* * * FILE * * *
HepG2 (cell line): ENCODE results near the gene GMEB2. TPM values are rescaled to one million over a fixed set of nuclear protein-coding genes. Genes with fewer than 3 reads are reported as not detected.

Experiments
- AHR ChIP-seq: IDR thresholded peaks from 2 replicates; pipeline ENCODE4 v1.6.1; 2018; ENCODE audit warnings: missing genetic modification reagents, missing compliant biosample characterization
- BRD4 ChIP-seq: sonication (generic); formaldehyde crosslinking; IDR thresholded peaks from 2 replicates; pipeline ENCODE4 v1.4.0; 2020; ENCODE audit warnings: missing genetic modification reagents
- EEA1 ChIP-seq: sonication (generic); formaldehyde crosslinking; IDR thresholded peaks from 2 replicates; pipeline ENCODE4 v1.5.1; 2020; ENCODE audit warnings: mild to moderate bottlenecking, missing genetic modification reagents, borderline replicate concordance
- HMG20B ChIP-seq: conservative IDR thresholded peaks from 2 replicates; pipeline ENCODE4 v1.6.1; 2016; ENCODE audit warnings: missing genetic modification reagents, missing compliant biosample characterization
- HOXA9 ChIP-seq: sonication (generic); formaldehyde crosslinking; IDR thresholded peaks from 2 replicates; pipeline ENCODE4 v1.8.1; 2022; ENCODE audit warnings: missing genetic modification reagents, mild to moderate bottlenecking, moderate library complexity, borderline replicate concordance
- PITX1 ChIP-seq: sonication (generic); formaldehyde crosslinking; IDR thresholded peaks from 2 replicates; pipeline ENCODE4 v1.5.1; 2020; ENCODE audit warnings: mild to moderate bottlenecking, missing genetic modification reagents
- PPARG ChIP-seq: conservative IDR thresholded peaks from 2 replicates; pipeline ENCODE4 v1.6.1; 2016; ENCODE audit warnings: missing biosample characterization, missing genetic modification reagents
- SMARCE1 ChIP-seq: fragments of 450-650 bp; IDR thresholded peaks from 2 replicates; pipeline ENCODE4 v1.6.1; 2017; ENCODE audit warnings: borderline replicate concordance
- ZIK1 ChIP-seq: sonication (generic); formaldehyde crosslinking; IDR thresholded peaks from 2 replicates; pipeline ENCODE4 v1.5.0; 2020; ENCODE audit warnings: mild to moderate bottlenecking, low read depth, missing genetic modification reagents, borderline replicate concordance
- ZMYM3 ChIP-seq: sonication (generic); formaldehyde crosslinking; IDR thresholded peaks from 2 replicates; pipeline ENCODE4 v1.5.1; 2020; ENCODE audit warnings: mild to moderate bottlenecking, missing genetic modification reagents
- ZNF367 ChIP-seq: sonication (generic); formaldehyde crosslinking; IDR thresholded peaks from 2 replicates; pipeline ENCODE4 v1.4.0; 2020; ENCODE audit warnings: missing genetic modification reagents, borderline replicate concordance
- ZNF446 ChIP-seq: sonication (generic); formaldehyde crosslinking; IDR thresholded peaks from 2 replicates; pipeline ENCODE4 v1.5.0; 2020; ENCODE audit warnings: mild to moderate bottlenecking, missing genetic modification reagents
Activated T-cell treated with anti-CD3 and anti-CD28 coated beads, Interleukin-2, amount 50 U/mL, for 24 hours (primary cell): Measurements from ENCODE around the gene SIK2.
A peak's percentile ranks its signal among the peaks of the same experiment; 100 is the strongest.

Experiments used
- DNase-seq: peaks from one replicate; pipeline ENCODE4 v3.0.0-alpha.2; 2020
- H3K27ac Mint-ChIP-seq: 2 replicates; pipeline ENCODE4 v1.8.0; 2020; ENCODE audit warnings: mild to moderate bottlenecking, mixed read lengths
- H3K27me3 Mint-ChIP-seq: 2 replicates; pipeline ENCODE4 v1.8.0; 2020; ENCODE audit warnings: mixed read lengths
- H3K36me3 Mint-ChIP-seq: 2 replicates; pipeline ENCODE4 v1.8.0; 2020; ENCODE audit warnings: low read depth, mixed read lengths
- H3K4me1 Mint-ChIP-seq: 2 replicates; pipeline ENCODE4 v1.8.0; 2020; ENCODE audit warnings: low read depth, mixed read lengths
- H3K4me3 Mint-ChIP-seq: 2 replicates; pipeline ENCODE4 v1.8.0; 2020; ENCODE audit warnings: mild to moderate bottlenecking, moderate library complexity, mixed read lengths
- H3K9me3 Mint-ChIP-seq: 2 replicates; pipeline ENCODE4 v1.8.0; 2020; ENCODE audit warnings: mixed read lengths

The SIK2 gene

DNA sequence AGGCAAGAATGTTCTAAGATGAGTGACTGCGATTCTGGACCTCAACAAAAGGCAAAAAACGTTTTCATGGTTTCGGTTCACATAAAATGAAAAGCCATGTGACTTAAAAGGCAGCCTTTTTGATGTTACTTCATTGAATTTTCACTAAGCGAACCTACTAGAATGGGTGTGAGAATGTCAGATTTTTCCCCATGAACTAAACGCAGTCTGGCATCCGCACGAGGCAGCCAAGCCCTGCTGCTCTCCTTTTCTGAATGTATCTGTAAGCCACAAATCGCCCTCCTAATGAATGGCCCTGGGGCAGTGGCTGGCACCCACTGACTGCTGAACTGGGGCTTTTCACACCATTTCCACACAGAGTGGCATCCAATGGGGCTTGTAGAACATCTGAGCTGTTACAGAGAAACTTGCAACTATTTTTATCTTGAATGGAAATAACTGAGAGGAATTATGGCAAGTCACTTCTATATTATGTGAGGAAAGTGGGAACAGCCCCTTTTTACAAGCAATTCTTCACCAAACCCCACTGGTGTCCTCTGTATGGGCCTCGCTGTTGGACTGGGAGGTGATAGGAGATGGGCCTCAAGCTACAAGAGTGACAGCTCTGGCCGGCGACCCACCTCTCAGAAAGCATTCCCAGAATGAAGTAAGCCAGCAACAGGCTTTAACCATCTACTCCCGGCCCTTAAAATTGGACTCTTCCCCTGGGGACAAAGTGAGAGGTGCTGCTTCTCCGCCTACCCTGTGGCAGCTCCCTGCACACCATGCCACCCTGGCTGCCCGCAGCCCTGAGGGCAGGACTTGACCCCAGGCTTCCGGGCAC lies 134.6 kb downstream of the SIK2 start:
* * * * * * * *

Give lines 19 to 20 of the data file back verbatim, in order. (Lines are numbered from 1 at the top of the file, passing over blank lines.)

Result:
- H3K27ac Mint-ChIP-seq: 2 replicates; pipeline ENCODE4 v1.8.0; 2020; ENCODE audit warnings: mild to moderate bottlenecking, mixed read lengths
- H3K27me3 Mint-ChIP-seq: 2 replicates; pipeline ENCODE4 v1.8.0; 2020; ENCODE audit warnings: mixed read lengths